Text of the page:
I had to have a tooth pulled a few years ago that more or less turned into a comedy sketch.

<horror>

Jesus bloody Christ man, I'm not exaggerating when I say all the blood has run from my face reading that.  Just... bloody hell.

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A comment elsewhere reminded me of this.

My dad worked his entire career with Birmingham Council Housing Department. He worked, particularly when I was younger, on the out of hours service. He was a carpenter and joiner, which basically meant he became the door guy when he did out of hours jobs. Tenants locked out, doors broken, that kinda thing. I always remember a couple of stories he told us about.

He was called out to a job where access was needed to be gained to a property. When he got there it was obvious he was going to need to help secure the property's afterwards. This effectively meant waiting around and checking out the door and so on while the other departments got on with things. There was some other council guys there and a few nosey neighbours.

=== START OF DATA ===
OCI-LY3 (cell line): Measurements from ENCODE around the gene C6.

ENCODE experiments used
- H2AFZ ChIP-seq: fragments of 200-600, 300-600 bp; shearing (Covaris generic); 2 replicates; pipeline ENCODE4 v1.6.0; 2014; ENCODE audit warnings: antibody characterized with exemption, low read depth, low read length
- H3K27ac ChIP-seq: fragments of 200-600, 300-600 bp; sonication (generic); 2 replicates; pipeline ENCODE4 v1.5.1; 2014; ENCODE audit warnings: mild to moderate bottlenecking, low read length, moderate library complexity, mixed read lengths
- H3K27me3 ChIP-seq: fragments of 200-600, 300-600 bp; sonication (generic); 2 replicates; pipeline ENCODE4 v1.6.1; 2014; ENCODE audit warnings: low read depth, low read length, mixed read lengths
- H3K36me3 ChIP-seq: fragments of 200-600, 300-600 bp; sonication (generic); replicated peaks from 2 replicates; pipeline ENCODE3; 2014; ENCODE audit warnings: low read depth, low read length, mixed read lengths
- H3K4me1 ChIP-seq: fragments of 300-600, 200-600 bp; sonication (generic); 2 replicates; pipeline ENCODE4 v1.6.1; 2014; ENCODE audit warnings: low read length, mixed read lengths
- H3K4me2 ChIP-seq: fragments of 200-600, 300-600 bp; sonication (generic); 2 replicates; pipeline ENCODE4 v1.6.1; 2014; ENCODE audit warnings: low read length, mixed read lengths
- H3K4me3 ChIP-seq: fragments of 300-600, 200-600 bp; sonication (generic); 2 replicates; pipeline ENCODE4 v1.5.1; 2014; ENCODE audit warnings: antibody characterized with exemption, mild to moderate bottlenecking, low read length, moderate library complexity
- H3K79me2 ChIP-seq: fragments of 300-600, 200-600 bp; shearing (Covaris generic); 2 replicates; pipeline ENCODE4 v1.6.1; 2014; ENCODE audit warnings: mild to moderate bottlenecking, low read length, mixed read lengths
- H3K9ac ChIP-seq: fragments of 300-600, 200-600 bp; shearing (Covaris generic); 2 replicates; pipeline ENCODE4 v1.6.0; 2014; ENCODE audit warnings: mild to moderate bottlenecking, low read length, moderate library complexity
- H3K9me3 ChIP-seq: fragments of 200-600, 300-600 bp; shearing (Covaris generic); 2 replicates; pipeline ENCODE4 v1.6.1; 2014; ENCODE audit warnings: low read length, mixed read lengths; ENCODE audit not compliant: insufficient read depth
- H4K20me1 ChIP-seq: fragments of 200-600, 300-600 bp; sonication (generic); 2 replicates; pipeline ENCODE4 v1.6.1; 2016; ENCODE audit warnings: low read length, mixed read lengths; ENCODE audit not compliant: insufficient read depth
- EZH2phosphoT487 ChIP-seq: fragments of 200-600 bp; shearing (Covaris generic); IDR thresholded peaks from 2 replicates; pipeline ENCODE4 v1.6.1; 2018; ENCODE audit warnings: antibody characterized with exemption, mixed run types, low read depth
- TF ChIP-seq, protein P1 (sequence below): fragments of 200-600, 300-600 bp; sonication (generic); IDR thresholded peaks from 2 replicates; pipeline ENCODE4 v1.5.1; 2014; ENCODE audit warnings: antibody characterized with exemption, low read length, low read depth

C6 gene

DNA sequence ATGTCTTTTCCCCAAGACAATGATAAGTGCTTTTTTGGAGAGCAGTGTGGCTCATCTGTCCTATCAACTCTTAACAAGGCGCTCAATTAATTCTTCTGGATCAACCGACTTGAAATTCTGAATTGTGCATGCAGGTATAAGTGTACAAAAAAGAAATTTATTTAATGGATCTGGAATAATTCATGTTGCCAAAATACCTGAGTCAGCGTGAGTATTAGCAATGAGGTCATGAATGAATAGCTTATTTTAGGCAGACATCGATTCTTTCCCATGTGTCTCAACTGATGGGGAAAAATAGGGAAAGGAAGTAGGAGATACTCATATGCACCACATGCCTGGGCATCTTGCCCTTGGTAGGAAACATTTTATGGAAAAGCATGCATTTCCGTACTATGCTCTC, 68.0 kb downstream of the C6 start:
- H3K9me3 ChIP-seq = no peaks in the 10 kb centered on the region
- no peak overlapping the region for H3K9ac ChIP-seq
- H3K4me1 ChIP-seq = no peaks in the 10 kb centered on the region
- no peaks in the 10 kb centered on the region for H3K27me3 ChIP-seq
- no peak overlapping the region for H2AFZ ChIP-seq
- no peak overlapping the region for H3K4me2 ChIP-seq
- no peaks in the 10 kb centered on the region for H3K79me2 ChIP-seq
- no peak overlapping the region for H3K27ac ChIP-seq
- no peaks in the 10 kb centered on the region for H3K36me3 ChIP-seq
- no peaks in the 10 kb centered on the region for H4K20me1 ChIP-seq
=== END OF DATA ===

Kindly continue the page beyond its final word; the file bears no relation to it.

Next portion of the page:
He was going up to the building when he noticed there other people there were seemingly a bit reluctant to go in. The window had curtains drawn, and the windows themselves looked dirty. Nevertheless he carried on, he needed to measure up and see exactly what needed doing.

As he got closer he noticed the smell. It smelt like bad plumbing. Overwhelmingly so. That rotten, shit mixed with fat all decomposing together smell. He could see why the others seemed to prefer being outside. Still he needed to measure up.

He put his head round the door. The place was completely bizarre. The first reaction was it was like one if those crazed hoarder places, crap everywhere. But just having loads of stuff doesn't explain the smell. That's when his eyes adjusted to the light. Not only was the place a tip, there literally was crap everywhere. The tenants had used the entire place, seemingly, as a toilet. The floor was covered in shit stained straw and papers, the walls stained with it and appeared to have streaks of condensation cutting through the sheer grime of what appeared to be years of built up rotting waste. The windows were filled with dead flies. Bits of the floor were writhing with insects.

Apparently he didn't hang around after that. He got the job done and clocked off. He threw away a lot of the stuff he'd used on that job.